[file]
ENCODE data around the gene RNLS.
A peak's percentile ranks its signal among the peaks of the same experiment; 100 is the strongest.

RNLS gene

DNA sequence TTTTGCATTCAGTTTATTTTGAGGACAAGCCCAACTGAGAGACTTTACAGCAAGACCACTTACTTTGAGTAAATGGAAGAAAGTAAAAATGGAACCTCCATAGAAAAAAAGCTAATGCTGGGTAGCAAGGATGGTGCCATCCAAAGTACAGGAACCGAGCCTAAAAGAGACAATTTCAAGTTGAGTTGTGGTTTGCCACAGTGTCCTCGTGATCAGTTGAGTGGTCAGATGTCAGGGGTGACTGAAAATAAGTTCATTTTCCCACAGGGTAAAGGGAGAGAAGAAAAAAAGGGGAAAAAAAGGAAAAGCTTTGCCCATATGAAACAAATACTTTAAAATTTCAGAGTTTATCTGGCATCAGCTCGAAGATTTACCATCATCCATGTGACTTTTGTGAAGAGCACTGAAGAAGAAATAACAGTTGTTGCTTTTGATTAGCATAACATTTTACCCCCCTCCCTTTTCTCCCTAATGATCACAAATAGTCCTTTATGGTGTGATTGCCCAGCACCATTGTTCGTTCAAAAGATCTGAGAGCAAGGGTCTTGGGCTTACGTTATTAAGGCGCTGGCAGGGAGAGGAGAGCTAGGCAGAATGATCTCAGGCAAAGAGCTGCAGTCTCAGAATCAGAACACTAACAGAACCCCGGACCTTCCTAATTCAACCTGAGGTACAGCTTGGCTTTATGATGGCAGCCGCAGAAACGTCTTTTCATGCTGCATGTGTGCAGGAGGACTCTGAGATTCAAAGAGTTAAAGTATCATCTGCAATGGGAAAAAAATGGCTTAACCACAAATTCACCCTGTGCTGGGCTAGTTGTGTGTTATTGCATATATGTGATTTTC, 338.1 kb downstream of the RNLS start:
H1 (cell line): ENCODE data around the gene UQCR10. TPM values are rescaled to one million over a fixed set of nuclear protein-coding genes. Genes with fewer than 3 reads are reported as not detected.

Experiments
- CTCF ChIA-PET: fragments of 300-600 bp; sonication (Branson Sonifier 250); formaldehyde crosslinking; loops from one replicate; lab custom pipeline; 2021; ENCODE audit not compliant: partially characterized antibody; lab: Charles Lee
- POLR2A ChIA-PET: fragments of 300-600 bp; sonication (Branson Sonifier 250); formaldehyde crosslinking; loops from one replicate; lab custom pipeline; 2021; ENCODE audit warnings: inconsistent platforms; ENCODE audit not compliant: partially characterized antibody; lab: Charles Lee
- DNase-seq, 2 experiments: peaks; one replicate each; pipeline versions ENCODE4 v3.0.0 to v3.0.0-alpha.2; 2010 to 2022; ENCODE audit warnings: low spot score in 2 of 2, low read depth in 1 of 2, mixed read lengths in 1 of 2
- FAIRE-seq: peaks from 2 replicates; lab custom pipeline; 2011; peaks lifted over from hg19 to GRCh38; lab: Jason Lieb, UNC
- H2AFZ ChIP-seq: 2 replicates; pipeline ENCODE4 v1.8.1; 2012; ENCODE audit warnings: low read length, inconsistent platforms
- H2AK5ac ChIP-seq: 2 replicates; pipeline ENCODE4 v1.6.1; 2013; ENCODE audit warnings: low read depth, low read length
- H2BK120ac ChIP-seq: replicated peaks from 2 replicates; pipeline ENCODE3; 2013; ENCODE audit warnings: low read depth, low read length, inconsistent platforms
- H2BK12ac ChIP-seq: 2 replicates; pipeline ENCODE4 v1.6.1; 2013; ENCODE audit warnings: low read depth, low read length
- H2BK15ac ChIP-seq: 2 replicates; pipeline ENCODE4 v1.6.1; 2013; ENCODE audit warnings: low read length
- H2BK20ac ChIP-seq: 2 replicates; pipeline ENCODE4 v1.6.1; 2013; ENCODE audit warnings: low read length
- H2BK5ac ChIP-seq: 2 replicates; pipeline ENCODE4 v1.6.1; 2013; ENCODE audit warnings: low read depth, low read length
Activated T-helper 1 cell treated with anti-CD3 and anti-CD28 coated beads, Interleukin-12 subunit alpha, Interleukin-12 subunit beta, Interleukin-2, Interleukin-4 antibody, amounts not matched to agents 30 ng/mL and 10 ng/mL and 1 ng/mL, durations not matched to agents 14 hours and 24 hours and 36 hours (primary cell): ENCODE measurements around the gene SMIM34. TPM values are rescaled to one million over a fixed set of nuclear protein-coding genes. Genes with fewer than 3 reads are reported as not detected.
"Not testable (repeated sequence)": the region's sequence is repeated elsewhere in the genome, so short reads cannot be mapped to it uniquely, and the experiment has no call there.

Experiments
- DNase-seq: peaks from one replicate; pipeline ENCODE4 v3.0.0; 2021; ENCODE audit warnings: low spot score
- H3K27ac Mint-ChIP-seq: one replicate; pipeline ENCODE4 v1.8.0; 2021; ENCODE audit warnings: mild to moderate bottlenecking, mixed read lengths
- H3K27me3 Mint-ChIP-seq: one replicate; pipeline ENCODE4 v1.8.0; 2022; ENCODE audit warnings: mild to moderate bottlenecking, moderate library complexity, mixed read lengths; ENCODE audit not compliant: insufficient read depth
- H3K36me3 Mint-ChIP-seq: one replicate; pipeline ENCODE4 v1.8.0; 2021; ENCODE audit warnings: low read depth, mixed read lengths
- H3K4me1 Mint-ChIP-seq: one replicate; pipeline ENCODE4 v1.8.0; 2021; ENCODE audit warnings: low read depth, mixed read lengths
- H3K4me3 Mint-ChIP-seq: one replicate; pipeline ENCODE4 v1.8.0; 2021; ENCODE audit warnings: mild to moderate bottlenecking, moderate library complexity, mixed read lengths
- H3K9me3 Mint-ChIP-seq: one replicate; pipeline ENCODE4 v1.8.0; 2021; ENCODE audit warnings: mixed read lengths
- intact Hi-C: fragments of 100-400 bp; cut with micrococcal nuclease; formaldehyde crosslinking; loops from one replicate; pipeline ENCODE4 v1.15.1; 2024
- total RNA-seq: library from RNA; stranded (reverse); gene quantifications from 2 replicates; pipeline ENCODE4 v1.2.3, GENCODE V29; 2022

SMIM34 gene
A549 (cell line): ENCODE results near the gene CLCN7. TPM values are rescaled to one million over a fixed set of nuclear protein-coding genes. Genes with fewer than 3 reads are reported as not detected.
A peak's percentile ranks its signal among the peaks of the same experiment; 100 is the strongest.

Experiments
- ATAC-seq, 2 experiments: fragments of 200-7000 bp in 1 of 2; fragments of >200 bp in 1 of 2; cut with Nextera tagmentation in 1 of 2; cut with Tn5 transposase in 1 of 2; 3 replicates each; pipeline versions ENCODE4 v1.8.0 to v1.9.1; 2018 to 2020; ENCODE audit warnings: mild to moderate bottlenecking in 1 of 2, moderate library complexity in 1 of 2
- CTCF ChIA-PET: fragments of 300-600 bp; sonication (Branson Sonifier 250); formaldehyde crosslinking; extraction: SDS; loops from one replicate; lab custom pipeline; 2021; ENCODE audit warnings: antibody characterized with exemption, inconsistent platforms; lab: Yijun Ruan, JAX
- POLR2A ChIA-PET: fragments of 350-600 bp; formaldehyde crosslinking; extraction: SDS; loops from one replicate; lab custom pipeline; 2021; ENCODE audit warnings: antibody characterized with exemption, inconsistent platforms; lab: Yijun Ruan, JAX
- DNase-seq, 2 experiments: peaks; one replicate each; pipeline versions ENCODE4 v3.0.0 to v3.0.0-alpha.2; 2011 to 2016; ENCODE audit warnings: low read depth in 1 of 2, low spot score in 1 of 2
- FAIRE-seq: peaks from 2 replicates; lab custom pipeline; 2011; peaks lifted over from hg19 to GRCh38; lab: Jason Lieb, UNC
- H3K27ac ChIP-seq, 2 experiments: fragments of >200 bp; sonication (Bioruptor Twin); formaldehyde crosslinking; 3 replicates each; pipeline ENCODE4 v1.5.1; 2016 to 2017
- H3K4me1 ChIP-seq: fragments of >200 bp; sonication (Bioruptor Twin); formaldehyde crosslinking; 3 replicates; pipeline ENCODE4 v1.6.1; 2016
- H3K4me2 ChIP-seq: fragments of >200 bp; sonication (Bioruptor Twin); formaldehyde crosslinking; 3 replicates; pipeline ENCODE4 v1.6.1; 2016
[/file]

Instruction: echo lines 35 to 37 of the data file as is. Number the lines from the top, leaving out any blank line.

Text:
- CTCF ChIA-PET: fragments of 300-600 bp; sonication (Branson Sonifier 250); formaldehyde crosslinking; extraction: SDS; loops from one replicate; lab custom pipeline; 2021; ENCODE audit warnings: antibody characterized with exemption, inconsistent platforms; lab: Yijun Ruan, JAX
- POLR2A ChIA-PET: fragments of 350-600 bp; formaldehyde crosslinking; extraction: SDS; loops from one replicate; lab custom pipeline; 2021; ENCODE audit warnings: antibody characterized with exemption, inconsistent platforms; lab: Yijun Ruan, JAX
- DNase-seq, 2 experiments: peaks; one replicate each; pipeline versions ENCODE4 v3.0.0 to v3.0.0-alpha.2; 2011 to 2016; ENCODE audit warnings: low read depth in 1 of 2, low spot score in 1 of 2